Threat of Automatic Cuts Costly to Federal Agencies

January 27, 2013

The drastic $85 billion in automatic spending cuts Congress approved in hopes of heading off another deficit showdown may or may not occur, but federal agencies say the threat has been disrupting government for months as officials take costly and inefficient steps to prepare.

A National Weather Service official is planning to shut down radars on sunny days in the South — and crossing his fingers that no unexpected storms pass through. New federal grants for medical research are being postponed, resulting in layoffs now and costly paperwork later. And military leaders, who are delaying training for active and reserve forces, are trying to negotiate millions of dollars in penalties that the Defense Department is incurring from canceled contracts.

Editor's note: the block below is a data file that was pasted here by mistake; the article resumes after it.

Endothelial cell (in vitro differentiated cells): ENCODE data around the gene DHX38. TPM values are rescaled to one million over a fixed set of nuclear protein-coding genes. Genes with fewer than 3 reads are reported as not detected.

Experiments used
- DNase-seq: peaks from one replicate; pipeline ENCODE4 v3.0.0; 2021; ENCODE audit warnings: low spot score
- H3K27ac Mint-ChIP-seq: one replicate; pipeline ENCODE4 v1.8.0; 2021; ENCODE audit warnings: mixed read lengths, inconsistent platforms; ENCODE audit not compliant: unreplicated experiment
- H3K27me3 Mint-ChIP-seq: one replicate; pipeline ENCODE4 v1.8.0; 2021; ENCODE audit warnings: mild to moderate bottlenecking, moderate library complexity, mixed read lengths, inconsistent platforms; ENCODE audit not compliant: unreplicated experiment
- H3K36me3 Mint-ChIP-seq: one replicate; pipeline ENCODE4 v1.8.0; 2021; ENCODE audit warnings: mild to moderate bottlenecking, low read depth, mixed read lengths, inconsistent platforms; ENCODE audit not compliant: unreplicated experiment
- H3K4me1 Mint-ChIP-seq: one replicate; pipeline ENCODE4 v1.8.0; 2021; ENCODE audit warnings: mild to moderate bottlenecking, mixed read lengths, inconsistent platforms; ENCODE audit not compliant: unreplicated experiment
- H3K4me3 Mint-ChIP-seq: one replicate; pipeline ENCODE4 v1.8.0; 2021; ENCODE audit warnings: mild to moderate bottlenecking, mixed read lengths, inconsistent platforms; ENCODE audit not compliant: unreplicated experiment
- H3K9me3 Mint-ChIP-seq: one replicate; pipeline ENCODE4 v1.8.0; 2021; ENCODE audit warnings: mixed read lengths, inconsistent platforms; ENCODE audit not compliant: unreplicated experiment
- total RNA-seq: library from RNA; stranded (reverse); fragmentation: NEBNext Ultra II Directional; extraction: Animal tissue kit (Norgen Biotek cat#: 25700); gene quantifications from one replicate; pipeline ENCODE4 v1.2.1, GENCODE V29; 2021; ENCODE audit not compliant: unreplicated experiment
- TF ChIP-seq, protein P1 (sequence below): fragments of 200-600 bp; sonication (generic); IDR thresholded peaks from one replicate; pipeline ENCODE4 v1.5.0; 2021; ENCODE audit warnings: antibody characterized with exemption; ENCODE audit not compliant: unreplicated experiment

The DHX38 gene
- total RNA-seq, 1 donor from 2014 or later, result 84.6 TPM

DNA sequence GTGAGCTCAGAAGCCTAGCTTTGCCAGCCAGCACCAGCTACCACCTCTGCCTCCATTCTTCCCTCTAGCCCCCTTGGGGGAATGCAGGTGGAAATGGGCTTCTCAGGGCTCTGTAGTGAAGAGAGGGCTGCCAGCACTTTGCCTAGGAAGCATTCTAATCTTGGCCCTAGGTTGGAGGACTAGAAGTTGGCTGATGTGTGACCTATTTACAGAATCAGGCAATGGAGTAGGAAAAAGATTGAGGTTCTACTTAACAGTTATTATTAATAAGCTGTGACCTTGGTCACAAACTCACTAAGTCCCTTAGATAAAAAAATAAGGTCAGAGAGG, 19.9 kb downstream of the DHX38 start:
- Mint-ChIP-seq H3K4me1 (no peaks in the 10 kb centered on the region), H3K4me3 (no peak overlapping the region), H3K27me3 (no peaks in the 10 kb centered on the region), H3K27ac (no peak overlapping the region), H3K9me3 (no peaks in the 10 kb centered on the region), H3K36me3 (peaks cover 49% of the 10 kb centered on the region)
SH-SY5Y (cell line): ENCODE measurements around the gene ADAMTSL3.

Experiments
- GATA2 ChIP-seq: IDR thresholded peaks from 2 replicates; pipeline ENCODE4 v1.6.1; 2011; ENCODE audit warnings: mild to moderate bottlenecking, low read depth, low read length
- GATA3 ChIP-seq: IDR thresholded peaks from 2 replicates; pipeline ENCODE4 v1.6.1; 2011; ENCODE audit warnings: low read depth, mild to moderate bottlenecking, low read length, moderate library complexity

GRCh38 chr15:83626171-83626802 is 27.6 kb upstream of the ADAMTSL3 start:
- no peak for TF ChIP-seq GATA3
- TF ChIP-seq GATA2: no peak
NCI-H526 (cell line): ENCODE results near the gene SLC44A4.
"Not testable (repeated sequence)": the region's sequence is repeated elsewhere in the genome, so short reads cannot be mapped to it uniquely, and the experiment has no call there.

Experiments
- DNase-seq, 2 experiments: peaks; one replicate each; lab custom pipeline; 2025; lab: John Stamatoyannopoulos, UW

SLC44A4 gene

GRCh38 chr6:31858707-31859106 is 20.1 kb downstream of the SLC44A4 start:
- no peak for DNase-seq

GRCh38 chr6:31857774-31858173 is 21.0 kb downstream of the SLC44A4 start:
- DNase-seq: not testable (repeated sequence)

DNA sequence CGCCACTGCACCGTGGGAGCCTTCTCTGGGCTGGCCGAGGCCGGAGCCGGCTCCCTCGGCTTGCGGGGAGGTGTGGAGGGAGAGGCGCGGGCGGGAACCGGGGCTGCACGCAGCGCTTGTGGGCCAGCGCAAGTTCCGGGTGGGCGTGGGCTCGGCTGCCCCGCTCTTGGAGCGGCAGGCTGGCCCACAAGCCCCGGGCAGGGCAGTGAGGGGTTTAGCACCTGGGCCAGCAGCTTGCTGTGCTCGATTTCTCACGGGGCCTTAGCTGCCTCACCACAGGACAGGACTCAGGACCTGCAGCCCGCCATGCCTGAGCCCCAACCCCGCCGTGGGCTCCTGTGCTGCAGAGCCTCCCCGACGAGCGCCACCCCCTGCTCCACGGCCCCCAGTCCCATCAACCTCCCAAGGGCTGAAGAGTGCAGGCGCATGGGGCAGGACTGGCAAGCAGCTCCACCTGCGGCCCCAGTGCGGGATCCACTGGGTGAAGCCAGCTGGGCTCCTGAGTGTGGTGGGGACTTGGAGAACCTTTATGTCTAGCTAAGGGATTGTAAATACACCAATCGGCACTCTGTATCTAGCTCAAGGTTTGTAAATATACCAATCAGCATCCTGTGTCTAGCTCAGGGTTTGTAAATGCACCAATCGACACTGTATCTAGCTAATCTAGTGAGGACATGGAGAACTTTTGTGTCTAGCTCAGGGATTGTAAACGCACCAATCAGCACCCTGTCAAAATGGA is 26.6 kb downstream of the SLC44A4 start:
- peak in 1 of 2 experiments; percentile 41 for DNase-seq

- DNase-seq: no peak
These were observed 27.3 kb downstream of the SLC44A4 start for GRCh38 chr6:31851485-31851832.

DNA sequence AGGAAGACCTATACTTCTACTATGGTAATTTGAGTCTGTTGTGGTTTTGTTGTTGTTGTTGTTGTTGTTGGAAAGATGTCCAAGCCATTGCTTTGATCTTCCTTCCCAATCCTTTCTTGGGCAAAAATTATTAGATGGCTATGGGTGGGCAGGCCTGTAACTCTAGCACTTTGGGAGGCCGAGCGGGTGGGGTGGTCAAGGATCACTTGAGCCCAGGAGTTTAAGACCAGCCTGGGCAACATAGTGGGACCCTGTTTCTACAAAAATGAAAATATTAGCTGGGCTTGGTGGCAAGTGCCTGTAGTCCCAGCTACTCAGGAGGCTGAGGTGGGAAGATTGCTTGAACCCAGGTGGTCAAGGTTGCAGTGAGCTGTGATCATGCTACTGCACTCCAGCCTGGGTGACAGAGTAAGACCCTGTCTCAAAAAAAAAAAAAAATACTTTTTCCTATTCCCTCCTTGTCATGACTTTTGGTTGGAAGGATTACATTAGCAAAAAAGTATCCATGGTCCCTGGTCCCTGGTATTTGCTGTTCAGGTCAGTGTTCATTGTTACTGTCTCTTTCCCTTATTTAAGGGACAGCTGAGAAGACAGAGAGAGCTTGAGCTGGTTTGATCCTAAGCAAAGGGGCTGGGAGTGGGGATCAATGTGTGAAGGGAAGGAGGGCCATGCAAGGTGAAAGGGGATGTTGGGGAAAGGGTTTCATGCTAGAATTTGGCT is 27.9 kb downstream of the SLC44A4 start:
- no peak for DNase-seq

This is what happens when the federal government prepares for something Congress never intended to become a reality. If Democrats and Republicans cannot end their deficit standoff by March 1, the cuts will kick in across the country. Sequestration, as the law is known, has sent agencies scrambling to buffer themselves, spending time and money that ultimately may be for naught.

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